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If you only need enough butter for a person or two, and don't need to soften the whole block (or keep the butter measurable by the little markings on the side of the wrapper):

Scrape your butter knife across the full length of the stick.

The butter will warm up from the outside it. As it sits at room temperature a thin layer of softened butter will form around the stick. By scraping the length of the stick you don't have to go as deep to get the same volume of butter, as you're working with more area.

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Chopping it up will help, but will still need some time for preparation and waiting.

What I do is to use a fine-toothed serving knife for spreading the butter. Instead of cutting off a piece, I use the teeth to rasp butter off the surface of the butter stick. I end up with a very thin bunched-up butter sheet on the knife, which can be spread easily at uniform thickness on the toast.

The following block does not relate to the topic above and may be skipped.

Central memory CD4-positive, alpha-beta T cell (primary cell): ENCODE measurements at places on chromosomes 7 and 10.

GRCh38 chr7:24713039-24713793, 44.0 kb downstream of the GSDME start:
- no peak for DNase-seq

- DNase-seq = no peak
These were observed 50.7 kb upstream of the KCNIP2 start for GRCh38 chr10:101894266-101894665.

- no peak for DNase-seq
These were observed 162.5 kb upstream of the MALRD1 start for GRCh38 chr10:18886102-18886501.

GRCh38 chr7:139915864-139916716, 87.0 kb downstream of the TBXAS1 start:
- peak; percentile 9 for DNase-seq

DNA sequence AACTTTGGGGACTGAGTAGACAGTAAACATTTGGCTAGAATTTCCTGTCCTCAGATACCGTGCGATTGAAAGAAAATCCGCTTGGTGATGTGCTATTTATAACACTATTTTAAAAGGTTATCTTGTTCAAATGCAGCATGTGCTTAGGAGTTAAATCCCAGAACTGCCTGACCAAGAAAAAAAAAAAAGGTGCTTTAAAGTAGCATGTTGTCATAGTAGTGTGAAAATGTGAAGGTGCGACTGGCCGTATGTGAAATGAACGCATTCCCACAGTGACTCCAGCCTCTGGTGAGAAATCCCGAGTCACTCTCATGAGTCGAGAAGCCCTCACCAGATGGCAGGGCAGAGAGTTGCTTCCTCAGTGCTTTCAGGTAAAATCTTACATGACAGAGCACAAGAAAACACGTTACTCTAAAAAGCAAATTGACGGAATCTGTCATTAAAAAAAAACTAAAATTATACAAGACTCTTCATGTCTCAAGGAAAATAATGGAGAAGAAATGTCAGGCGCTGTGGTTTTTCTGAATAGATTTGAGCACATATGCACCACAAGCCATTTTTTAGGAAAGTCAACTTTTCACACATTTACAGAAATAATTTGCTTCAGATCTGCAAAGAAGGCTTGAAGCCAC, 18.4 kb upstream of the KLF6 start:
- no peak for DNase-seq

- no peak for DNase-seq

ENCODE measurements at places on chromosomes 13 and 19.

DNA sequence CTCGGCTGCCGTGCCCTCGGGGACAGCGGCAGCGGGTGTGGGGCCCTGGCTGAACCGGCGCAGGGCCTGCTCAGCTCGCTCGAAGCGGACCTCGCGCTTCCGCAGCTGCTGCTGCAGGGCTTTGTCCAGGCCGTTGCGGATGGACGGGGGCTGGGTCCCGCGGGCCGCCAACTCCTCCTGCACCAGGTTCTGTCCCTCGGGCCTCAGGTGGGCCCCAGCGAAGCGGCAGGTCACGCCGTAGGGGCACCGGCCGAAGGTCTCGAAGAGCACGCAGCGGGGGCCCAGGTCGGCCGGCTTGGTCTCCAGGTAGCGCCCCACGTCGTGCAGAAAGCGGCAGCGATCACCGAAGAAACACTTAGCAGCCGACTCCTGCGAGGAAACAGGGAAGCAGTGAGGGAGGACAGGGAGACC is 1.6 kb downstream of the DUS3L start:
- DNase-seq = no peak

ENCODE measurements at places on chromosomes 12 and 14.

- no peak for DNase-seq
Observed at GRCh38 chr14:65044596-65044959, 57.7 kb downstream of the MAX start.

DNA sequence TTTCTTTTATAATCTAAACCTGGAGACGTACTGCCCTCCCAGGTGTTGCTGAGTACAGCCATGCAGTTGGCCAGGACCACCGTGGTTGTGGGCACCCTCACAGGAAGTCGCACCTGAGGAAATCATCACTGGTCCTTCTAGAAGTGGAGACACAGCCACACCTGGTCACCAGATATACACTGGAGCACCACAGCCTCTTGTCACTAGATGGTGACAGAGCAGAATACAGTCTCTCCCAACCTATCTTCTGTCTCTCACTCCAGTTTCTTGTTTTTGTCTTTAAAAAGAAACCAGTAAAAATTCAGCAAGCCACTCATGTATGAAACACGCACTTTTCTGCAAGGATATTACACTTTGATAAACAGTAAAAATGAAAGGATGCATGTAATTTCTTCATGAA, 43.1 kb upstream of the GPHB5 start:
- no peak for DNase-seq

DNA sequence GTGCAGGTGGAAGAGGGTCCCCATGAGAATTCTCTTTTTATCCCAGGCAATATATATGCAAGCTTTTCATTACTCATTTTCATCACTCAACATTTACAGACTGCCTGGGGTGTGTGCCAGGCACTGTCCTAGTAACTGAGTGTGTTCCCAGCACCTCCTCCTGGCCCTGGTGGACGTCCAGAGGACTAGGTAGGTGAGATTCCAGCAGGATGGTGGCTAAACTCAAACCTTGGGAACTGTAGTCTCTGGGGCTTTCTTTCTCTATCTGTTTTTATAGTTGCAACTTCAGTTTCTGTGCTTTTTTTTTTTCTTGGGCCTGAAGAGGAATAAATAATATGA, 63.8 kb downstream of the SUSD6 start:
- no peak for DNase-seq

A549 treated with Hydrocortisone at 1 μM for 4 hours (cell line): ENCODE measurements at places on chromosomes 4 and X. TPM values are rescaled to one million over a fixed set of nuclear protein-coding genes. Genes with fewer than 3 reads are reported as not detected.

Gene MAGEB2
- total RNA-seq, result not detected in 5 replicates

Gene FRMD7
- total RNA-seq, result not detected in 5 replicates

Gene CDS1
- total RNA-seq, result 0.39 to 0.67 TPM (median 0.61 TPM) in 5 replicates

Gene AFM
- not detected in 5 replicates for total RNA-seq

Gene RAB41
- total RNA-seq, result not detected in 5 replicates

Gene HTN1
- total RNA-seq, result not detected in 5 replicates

Also, I find butter to fare best at 15-ish Celsius. It doesn't go rancid and too-soft the way it does if always kept at room temperature, and it is easier to spread than 4 Celsius butter. This is accidentally also the best temperature for many other foods, including cheeses, most fruit, and also quite good for wine. So, if you have access to space tempered in that range, or are willing to set up a small fridge for that, the problem solves itself.